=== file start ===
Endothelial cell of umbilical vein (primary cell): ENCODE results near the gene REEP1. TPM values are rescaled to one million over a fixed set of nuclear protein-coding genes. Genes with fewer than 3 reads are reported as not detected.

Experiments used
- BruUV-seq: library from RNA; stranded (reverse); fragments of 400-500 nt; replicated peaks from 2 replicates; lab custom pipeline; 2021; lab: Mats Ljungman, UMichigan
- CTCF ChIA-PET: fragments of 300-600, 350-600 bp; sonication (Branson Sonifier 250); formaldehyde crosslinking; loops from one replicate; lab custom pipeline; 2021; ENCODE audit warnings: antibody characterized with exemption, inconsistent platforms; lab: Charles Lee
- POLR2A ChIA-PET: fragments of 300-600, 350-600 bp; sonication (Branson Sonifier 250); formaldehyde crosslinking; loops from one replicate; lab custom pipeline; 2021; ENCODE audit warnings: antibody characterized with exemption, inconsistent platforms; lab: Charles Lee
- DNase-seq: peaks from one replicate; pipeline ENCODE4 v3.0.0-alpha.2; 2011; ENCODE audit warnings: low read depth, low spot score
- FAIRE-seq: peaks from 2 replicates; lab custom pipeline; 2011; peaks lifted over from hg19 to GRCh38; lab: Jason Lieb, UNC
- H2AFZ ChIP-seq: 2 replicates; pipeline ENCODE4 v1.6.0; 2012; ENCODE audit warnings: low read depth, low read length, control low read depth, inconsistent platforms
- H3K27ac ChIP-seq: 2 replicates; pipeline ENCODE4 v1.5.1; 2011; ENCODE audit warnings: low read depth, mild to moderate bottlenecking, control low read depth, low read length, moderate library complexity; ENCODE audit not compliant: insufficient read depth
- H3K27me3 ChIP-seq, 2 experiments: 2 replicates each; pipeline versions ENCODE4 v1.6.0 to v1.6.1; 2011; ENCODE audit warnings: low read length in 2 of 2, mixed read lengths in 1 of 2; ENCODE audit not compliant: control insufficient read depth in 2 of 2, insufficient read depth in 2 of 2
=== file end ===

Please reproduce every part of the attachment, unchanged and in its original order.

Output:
Endothelial cell of umbilical vein (primary cell): ENCODE results near the gene REEP1. TPM values are rescaled to one million over a fixed set of nuclear protein-coding genes. Genes with fewer than 3 reads are reported as not detected.

Experiments used
- BruUV-seq: library from RNA; stranded (reverse); fragments of 400-500 nt; replicated peaks from 2 replicates; lab custom pipeline; 2021; lab: Mats Ljungman, UMichigan
- CTCF ChIA-PET: fragments of 300-600, 350-600 bp; sonication (Branson Sonifier 250); formaldehyde crosslinking; loops from one replicate; lab custom pipeline; 2021; ENCODE audit warnings: antibody characterized with exemption, inconsistent platforms; lab: Charles Lee
- POLR2A ChIA-PET: fragments of 300-600, 350-600 bp; sonication (Branson Sonifier 250); formaldehyde crosslinking; loops from one replicate; lab custom pipeline; 2021; ENCODE audit warnings: antibody characterized with exemption, inconsistent platforms; lab: Charles Lee
- DNase-seq: peaks from one replicate; pipeline ENCODE4 v3.0.0-alpha.2; 2011; ENCODE audit warnings: low read depth, low spot score
- FAIRE-seq: peaks from 2 replicates; lab custom pipeline; 2011; peaks lifted over from hg19 to GRCh38; lab: Jason Lieb, UNC
- H2AFZ ChIP-seq: 2 replicates; pipeline ENCODE4 v1.6.0; 2012; ENCODE audit warnings: low read depth, low read length, control low read depth, inconsistent platforms
- H3K27ac ChIP-seq: 2 replicates; pipeline ENCODE4 v1.5.1; 2011; ENCODE audit warnings: low read depth, mild to moderate bottlenecking, control low read depth, low read length, moderate library complexity; ENCODE audit not compliant: insufficient read depth
- H3K27me3 ChIP-seq, 2 experiments: 2 replicates each; pipeline versions ENCODE4 v1.6.0 to v1.6.1; 2011; ENCODE audit warnings: low read length in 2 of 2, mixed read lengths in 1 of 2; ENCODE audit not compliant: control insufficient read depth in 2 of 2, insufficient read depth in 2 of 2